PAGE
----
Strange, Infantile, and Vulgar in Liyang

If one is easily offended by Euro-style statue nudity, read no further.

Liyang sometimes feels like Dr. Jekyll and Mr. Hyde. There is the majestic bamboo sea, the pristine Tianmahu Lake, and the delicious fish head soup that is famous throughout China. That would be the Dr. Jekyll aspect of Changzhou’s county-level city. That is what is shown to you on postcards and media blitzes meant to pump tourism into the region. The Mr. Hyde part — that would be darker aspect, for those not versed in the Robert Louis Stevenson classic — would be Liyang’s downtown. Sure, a friend of mine suggested being smitten by this thought: It has at least two Starbucks! But so does Jintan — and that district has large parks and cultural attractions near their downtown. Like in walking distance. This was brought into focus for me based upon a recent visit.

Above is a picture of Pingling Plaza. It’s one of the older shopping plazas in Liyang. A friend of mine who actually lives in town did correctly point out to me that the city now has shiny brand new malls by way of a Wanda and a Wuyue. However, those were not next to my hotel, and I remembered that Pingling had a Thai restaurant that I wanted to try last time I was in town. Only, Pingling Plaza is open for business in name only.

Roughly about 90% of the plaza is being gutted and remodeled. Most of the place is inaccessible. I quickly gave up on my search for the aforementioned Thai restaurant. I did try to see what else was open. But, I was met with this.

Nothing says “go away” more than blocked off escalator. But, you know what? I was undeterred, and there was a working elevator behind me. I ascended! This is what I saw.

So, let’s see? What we have here looks like a training center, a Chinese-style pizza shop, and lot of noise made by hammers, saws, and jackhammers. The limited access and all the noise means that these businesses are not getting a lot of casual foot traffic. I mean, the only way to get here is to take the elevator — or the stairs. How do they stay in business, besides hardcore dedicated customers? But, this is not the weirdest thing about Pingling Plaza. Dejected by the realization that I wasn’t going to get to try the Thai restaurant I saw last time I was in town, I descended the floors and left. Out into the rain. I walked around Pingling Plaza and noticed this.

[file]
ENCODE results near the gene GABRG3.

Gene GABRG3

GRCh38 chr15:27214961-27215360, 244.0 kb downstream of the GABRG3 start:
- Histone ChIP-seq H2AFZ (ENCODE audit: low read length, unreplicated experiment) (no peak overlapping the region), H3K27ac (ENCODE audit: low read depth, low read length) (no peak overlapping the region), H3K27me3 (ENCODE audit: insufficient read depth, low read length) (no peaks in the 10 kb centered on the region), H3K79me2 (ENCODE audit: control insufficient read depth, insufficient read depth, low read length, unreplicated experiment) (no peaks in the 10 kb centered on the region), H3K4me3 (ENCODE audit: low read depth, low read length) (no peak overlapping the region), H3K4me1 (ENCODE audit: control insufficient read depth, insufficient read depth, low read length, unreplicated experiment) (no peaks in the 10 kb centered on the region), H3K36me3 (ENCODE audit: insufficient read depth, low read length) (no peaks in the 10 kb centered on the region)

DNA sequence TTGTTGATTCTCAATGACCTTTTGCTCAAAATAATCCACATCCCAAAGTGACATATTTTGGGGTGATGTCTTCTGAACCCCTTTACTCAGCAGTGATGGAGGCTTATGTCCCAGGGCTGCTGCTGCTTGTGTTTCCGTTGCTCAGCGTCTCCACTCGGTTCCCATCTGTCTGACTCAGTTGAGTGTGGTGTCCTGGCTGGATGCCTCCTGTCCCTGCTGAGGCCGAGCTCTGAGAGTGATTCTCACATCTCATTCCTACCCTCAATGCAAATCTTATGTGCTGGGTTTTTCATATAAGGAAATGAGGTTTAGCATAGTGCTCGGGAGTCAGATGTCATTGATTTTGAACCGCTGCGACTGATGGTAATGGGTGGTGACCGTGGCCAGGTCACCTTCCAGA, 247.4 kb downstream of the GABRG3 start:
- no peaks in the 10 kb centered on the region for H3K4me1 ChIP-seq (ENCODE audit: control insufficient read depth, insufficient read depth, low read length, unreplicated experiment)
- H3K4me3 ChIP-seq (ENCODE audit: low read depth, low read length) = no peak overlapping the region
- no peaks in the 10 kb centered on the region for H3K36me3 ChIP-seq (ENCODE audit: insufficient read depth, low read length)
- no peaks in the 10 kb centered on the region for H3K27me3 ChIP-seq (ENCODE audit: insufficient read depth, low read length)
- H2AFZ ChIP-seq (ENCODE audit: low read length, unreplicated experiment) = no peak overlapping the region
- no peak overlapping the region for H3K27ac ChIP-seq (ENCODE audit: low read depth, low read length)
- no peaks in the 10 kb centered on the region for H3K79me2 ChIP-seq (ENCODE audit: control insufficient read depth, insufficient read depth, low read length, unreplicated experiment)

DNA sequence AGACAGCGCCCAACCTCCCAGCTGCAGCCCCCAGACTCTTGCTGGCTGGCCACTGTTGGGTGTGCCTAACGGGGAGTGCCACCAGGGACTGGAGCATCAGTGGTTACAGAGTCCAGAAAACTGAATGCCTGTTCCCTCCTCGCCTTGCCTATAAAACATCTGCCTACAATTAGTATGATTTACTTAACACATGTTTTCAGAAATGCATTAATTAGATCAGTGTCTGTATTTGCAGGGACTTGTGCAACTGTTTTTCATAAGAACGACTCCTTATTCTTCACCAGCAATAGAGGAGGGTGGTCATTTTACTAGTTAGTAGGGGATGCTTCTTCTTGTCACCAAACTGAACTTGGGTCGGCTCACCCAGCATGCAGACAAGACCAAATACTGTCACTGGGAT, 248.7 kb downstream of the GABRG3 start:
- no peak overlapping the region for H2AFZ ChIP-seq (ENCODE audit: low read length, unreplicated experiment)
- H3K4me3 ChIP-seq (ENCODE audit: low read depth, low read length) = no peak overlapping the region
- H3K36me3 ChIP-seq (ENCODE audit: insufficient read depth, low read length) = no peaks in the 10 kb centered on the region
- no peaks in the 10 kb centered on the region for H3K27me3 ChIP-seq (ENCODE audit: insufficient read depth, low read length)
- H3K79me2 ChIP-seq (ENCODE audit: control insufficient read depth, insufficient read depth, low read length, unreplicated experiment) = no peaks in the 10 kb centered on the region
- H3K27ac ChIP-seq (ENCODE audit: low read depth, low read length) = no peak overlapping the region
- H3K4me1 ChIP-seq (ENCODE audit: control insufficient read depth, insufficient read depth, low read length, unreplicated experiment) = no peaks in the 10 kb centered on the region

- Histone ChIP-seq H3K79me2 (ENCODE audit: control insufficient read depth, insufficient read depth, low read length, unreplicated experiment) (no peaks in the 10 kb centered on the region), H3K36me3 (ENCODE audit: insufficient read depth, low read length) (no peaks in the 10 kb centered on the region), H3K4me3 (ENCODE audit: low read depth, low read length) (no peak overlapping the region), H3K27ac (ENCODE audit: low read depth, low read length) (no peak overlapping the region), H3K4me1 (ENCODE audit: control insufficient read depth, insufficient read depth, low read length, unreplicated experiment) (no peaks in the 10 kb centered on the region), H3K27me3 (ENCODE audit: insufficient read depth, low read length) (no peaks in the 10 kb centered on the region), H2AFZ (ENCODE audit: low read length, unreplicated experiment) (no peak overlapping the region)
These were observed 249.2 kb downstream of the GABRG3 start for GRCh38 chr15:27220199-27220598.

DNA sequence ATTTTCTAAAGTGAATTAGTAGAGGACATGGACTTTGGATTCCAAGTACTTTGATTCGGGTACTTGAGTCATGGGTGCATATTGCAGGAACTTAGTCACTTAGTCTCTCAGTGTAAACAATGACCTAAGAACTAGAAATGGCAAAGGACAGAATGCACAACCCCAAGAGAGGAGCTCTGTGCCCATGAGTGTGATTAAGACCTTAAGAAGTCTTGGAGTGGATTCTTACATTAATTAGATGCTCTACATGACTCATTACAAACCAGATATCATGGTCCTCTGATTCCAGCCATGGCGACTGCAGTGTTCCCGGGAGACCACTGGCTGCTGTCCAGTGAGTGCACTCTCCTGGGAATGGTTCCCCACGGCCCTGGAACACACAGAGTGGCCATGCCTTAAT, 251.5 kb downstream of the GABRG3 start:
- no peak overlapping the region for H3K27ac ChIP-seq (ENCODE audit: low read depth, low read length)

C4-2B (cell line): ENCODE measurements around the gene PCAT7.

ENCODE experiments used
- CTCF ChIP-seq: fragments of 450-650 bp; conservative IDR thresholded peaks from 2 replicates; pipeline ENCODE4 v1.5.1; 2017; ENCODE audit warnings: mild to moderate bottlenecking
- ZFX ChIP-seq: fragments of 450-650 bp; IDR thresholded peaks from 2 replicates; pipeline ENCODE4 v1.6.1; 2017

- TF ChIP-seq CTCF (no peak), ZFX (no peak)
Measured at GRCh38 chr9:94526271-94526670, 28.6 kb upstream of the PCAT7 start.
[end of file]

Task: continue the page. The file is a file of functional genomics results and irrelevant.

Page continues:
So, somebody with an infantile imagination took a black sharpie and decided to add something to the anatomy of these statues. The statues themselves are actually quite common place in this end of China. Greek and Romanesque figures are pretty normal outside spas and restaurants vying for chic vibe. Of course, I accuse the vandalizer of being infantile, but then again I am writing about this because I thought it rose to New Jersey levels of silly weirdness. Who is truly being infantile here, the graffiti guy with the magic marker or the guy that decides he needs to take a photo of it? The answer is likely both.

This whole blog post sounds like I am being harsh and critical of Liyang. Maybe I am, and maybe I’m not? Despite any negative connotations this may bring up, I am looking forward to my next visit there. Liyang is technically Changzhou, but it has a local culture of it’s own. It is, after all, an independent county-level city and not a district in Changzhou the municipality. That whole trip consisted of being rained out and stuck mostly in a pre-booked hotel. So, maybe the next time I will see the good the downtown has to offer.

Not Japanese Street

Living on Hanjiang Road is such a privilege, and over the years I have rented an apartment there, it has easily become my favorite part of Xinbei and Changzhou in general. Want good sushi? Walk across the street! Want Indian food? Walk across the street! If you like Japanese food, living in this part of Xinbei is pretty much being spoiled. I realized this recently after I had to leave my apartment for a few nights due to my landlord needing to fix my ceiling. I took a room in the Haiyang Hotel across the street from Wanda. Now without access to a kitchen, I decided to walk across the street and grab some dinner.

I decided to try out one of the Japanese restaurants there. There are two to five eateries dedicated to this cuisine on Wanda’s pedestrain street. Randomly, I walked into one seeking a simple beef curry. To be fair, over time, I had tried some of the other shops, but they tended to be more ramen focused. The place I strolled into was an expansive menu place that you would easily find on Hanjiang Road.

But before that, I had some chicken meatballs.

And a diced up lamb chop.

And then, the aforementioned curry I had been craving. So, what did I think? Honestly, I was underwhelmed to the point where I realized that I was taking living on Japanese Street for granted. The portions were stingy. For a place that does both noodles and raw fish, there was not a buffet / all you can eat option. Ordering small portions ala carte can lead to hefty tabs to be paid off. Everything I ate had tastier options on Japanese Street. That’s not to say the food was bad — it did scratch a Japanese itch. I just realized that the places on Hanjiang Road were merely better.